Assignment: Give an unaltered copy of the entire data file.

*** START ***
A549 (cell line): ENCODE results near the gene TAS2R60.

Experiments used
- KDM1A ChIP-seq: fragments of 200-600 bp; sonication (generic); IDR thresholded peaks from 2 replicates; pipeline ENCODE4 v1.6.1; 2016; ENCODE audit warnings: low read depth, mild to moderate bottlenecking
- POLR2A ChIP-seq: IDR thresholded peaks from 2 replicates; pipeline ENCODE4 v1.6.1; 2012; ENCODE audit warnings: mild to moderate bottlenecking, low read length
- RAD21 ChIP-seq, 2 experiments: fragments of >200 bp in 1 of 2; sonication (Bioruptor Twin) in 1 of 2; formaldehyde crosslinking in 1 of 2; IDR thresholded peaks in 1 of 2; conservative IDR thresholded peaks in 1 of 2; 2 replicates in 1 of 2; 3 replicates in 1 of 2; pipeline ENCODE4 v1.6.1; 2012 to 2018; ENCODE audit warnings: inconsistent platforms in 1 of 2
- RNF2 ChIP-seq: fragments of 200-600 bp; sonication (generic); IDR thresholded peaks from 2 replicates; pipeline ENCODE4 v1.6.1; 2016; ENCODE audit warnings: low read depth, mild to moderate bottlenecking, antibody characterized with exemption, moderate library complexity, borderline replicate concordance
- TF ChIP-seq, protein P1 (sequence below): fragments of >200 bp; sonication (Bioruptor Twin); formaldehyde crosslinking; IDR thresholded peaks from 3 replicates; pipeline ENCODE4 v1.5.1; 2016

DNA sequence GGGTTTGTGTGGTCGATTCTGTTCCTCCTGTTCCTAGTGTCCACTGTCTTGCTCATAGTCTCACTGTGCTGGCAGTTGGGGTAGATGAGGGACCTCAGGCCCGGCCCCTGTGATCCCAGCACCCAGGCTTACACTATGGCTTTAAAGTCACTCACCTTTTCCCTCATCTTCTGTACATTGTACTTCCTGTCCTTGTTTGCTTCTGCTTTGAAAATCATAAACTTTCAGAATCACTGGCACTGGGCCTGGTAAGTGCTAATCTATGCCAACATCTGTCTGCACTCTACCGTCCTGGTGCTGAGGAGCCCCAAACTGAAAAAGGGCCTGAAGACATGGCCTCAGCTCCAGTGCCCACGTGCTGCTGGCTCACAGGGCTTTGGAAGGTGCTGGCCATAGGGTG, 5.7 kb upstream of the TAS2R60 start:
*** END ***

A549 (cell line): ENCODE results near the gene TAS2R60.

Experiments used
- KDM1A ChIP-seq: fragments of 200-600 bp; sonication (generic); IDR thresholded peaks from 2 replicates; pipeline ENCODE4 v1.6.1; 2016; ENCODE audit warnings: low read depth, mild to moderate bottlenecking
- POLR2A ChIP-seq: IDR thresholded peaks from 2 replicates; pipeline ENCODE4 v1.6.1; 2012; ENCODE audit warnings: mild to moderate bottlenecking, low read length
- RAD21 ChIP-seq, 2 experiments: fragments of >200 bp in 1 of 2; sonication (Bioruptor Twin) in 1 of 2; formaldehyde crosslinking in 1 of 2; IDR thresholded peaks in 1 of 2; conservative IDR thresholded peaks in 1 of 2; 2 replicates in 1 of 2; 3 replicates in 1 of 2; pipeline ENCODE4 v1.6.1; 2012 to 2018; ENCODE audit warnings: inconsistent platforms in 1 of 2
- RNF2 ChIP-seq: fragments of 200-600 bp; sonication (generic); IDR thresholded peaks from 2 replicates; pipeline ENCODE4 v1.6.1; 2016; ENCODE audit warnings: low read depth, mild to moderate bottlenecking, antibody characterized with exemption, moderate library complexity, borderline replicate concordance
- TF ChIP-seq, protein P1 (sequence below): fragments of >200 bp; sonication (Bioruptor Twin); formaldehyde crosslinking; IDR thresholded peaks from 3 replicates; pipeline ENCODE4 v1.5.1; 2016

DNA sequence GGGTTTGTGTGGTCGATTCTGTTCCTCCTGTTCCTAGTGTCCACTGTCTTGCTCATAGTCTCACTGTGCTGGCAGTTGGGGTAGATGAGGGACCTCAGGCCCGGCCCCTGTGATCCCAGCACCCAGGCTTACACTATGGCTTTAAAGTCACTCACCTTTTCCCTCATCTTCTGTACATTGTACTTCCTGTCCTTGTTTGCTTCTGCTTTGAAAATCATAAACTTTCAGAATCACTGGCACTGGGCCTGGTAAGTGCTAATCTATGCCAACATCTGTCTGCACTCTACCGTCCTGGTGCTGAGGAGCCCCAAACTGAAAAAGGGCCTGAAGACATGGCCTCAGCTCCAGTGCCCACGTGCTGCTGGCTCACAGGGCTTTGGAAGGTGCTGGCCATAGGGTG, 5.7 kb upstream of the TAS2R60 start: